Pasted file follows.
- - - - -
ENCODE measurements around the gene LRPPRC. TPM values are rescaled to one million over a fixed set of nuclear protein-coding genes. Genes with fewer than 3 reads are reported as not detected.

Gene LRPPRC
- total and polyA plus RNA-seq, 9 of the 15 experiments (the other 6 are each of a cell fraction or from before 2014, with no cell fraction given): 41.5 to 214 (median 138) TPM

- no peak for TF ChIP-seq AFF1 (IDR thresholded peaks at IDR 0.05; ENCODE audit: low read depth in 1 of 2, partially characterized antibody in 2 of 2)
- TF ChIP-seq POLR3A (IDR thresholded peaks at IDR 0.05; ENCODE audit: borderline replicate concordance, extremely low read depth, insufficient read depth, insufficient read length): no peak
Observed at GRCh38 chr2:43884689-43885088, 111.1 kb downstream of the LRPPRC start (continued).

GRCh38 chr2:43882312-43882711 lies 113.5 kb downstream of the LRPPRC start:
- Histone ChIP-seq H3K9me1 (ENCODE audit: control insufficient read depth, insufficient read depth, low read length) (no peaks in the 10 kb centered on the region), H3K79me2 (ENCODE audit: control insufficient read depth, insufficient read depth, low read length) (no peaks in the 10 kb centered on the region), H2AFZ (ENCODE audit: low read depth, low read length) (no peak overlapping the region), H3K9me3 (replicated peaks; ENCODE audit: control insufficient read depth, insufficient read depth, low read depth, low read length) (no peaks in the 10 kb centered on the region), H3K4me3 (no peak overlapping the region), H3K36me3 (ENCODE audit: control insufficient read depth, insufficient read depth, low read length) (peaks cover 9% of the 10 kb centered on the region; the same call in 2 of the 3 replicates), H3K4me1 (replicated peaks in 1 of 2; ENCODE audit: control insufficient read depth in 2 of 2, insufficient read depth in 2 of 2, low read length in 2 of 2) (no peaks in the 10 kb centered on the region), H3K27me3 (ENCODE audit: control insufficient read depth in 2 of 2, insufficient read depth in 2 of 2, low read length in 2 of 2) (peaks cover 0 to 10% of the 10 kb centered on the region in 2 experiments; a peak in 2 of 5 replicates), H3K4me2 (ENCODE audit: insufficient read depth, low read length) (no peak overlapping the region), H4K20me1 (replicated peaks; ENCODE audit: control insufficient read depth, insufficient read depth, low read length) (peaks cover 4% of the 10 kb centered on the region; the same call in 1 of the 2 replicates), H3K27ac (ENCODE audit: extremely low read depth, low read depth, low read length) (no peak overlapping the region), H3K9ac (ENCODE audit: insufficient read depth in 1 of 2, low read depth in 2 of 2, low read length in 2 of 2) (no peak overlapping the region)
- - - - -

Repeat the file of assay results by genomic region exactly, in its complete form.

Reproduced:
ENCODE measurements around the gene LRPPRC. TPM values are rescaled to one million over a fixed set of nuclear protein-coding genes. Genes with fewer than 3 reads are reported as not detected.

Gene LRPPRC
- total and polyA plus RNA-seq, 9 of the 15 experiments (the other 6 are each of a cell fraction or from before 2014, with no cell fraction given): 41.5 to 214 (median 138) TPM

- no peak for TF ChIP-seq AFF1 (IDR thresholded peaks at IDR 0.05; ENCODE audit: low read depth in 1 of 2, partially characterized antibody in 2 of 2)
- TF ChIP-seq POLR3A (IDR thresholded peaks at IDR 0.05; ENCODE audit: borderline replicate concordance, extremely low read depth, insufficient read depth, insufficient read length): no peak
Observed at GRCh38 chr2:43884689-43885088, 111.1 kb downstream of the LRPPRC start (continued).

GRCh38 chr2:43882312-43882711 lies 113.5 kb downstream of the LRPPRC start:
- Histone ChIP-seq H3K9me1 (ENCODE audit: control insufficient read depth, insufficient read depth, low read length) (no peaks in the 10 kb centered on the region), H3K79me2 (ENCODE audit: control insufficient read depth, insufficient read depth, low read length) (no peaks in the 10 kb centered on the region), H2AFZ (ENCODE audit: low read depth, low read length) (no peak overlapping the region), H3K9me3 (replicated peaks; ENCODE audit: control insufficient read depth, insufficient read depth, low read depth, low read length) (no peaks in the 10 kb centered on the region), H3K4me3 (no peak overlapping the region), H3K36me3 (ENCODE audit: control insufficient read depth, insufficient read depth, low read length) (peaks cover 9% of the 10 kb centered on the region; the same call in 2 of the 3 replicates), H3K4me1 (replicated peaks in 1 of 2; ENCODE audit: control insufficient read depth in 2 of 2, insufficient read depth in 2 of 2, low read length in 2 of 2) (no peaks in the 10 kb centered on the region), H3K27me3 (ENCODE audit: control insufficient read depth in 2 of 2, insufficient read depth in 2 of 2, low read length in 2 of 2) (peaks cover 0 to 10% of the 10 kb centered on the region in 2 experiments; a peak in 2 of 5 replicates), H3K4me2 (ENCODE audit: insufficient read depth, low read length) (no peak overlapping the region), H4K20me1 (replicated peaks; ENCODE audit: control insufficient read depth, insufficient read depth, low read length) (peaks cover 4% of the 10 kb centered on the region; the same call in 1 of the 2 replicates), H3K27ac (ENCODE audit: extremely low read depth, low read depth, low read length) (no peak overlapping the region), H3K9ac (ENCODE audit: insufficient read depth in 1 of 2, low read depth in 2 of 2, low read length in 2 of 2) (no peak overlapping the region)